Integrating Industry-Recognized Credentials and WorkKeys in High School Curriculum
High schools provide a variety of opportunities for students to learn knowledge and skills to ensure college and career readiness upon graduation. Industry-recognized credentials can be utilized as a component of a student's high school graduation requirements.
Some students may choose to use an industry-recognized credential and a score on WorkKeys, an industry-recognized, application-based assessment used to measure work readiness, to earn a high school diploma. Students adopting this option must earn one credential or a combination of credentials in a single career field totaling 12 points and a WorkKeys score of 14.
Not all industries use credentials as validation of knowledge and skills. Schools should not require or expect students whose interests lie in those fields to work toward credentials that will not offer them value in their future careers.
High schools may offer credentials in three ways – through the high school curriculum, a career-technical education program or a Senior Only program.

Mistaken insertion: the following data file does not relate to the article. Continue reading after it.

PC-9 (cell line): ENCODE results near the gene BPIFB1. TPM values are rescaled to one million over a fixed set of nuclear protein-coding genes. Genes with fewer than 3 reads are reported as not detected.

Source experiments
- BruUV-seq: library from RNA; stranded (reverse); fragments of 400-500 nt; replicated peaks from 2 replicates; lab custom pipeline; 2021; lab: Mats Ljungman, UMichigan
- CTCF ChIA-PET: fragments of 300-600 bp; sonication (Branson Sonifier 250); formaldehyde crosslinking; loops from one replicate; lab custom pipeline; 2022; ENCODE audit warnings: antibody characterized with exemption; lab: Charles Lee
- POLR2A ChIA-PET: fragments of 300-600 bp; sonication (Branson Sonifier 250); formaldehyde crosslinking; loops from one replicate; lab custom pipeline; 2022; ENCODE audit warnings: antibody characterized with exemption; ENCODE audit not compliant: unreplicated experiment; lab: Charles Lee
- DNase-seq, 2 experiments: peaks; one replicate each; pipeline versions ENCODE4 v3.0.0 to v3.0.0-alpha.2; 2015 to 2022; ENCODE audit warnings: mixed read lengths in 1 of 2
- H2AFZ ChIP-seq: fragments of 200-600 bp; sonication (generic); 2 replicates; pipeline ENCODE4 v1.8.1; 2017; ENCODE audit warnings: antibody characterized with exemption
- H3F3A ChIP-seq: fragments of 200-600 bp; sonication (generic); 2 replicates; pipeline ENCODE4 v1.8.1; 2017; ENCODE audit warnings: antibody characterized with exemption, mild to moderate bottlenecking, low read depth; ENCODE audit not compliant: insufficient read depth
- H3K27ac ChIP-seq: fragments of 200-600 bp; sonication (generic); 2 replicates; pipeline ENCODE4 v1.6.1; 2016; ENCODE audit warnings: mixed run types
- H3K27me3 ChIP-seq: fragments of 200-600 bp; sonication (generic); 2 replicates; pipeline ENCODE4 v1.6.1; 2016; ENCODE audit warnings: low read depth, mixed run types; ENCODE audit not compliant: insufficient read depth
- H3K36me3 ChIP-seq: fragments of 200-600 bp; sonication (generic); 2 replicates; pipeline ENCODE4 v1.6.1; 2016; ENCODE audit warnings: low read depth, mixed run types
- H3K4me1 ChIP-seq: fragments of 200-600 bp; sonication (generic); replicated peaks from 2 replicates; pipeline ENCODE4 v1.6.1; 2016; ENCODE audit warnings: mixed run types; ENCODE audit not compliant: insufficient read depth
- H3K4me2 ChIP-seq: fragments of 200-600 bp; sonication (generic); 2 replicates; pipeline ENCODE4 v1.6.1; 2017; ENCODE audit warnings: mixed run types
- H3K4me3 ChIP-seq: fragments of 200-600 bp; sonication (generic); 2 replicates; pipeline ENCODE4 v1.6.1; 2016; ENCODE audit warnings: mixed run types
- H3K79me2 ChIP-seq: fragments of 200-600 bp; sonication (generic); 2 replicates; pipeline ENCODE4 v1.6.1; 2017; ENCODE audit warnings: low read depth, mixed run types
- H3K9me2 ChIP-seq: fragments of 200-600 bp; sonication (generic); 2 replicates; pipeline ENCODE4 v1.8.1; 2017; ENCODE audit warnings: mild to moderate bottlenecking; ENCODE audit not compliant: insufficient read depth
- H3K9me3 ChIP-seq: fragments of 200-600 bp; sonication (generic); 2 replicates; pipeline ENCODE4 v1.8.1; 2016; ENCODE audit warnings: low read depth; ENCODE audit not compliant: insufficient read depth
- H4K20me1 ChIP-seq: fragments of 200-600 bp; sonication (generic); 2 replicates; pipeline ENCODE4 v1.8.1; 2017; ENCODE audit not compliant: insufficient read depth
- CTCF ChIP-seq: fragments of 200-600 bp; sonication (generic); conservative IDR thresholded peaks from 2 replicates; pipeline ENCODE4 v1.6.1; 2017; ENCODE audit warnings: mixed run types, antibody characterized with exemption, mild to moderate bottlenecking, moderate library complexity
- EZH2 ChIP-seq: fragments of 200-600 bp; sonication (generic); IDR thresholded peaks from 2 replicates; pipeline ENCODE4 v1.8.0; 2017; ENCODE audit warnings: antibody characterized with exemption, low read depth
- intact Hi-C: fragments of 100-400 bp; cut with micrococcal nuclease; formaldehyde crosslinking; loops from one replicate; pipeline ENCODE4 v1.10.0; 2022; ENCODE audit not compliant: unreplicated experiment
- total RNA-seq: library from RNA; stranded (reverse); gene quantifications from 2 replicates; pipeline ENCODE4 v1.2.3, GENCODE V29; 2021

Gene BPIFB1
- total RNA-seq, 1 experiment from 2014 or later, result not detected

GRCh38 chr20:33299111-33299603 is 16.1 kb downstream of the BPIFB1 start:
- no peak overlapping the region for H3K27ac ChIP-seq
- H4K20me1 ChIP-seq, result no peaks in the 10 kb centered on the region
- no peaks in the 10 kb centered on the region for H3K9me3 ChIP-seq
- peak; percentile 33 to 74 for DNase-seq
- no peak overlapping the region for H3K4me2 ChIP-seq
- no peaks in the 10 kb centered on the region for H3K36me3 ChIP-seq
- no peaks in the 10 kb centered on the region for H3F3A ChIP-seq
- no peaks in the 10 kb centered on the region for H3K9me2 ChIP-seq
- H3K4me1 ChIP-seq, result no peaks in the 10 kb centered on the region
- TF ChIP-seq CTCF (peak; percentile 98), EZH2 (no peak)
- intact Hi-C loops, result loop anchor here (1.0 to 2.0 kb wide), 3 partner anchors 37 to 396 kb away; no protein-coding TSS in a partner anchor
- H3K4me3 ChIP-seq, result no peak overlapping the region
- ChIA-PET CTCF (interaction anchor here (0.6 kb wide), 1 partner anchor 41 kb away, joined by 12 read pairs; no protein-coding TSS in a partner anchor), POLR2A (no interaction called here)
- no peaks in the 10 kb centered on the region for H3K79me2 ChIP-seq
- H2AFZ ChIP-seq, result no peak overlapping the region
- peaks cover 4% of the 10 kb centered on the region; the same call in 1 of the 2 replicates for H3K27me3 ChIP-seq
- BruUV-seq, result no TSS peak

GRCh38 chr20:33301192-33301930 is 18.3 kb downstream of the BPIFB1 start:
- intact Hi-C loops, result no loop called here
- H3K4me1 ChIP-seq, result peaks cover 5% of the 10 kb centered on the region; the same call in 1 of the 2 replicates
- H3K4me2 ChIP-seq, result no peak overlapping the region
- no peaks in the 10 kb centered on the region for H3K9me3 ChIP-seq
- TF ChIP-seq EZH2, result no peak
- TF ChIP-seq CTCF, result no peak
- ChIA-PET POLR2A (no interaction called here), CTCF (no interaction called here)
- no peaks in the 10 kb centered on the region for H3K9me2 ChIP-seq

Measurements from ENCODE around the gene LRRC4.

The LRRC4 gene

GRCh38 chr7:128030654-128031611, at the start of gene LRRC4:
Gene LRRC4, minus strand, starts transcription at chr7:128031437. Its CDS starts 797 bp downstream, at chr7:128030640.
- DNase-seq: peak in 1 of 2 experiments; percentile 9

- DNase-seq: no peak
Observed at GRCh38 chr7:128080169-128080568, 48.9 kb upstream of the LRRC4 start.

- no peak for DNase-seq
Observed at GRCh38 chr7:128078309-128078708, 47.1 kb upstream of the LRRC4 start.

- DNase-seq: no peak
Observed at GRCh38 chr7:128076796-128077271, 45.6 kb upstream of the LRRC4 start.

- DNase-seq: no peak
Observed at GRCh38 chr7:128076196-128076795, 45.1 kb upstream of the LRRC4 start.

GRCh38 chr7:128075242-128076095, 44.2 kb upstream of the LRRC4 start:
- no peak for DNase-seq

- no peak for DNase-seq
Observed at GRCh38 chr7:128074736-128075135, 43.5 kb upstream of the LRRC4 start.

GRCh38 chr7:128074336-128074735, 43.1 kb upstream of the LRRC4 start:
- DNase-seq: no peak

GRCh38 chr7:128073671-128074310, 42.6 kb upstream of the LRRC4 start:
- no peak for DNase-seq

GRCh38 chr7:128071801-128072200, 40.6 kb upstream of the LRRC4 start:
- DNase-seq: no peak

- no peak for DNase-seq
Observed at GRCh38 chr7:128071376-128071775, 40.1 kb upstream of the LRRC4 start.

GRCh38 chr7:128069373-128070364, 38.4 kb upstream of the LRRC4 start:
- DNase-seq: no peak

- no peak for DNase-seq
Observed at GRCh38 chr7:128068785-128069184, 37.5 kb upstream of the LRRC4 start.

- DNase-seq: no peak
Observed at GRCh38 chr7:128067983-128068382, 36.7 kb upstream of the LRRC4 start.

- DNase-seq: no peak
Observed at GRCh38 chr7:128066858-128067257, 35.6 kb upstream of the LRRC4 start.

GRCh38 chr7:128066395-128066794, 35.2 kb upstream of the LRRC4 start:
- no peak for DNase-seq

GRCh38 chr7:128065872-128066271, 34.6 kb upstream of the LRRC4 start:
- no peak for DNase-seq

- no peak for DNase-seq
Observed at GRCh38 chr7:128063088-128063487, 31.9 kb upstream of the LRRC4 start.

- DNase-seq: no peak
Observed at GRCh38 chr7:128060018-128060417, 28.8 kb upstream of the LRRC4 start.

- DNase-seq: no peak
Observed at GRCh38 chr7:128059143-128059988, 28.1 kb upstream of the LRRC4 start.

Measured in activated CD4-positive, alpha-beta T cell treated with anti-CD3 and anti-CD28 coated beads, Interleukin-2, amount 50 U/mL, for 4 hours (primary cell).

Offering industry-recognized credentials and WorkKeys through high school curriculum
Schools and districts can offer industry-recognized credentials to any student in grades 7-12 as a local curriculum decision.
High schools can offer coursework to prepare students for industry-approved credentials in the following ways:
- An elective course, such as Lean Six Sigma Yellow Belt Certificate training;
- A series of elective courses, such as Microsoft Office Word, PowerPoint and Excel;
- Inclusion in existing coursework, such as CPR certification in a health course;
- College Credit Plus courses; and
- A credit flexibility plan.
Instructors can be current teaching staff and those who are hired on a 12-hour teaching permit.
Last Modified: 8/10/2020 9:56:11 AM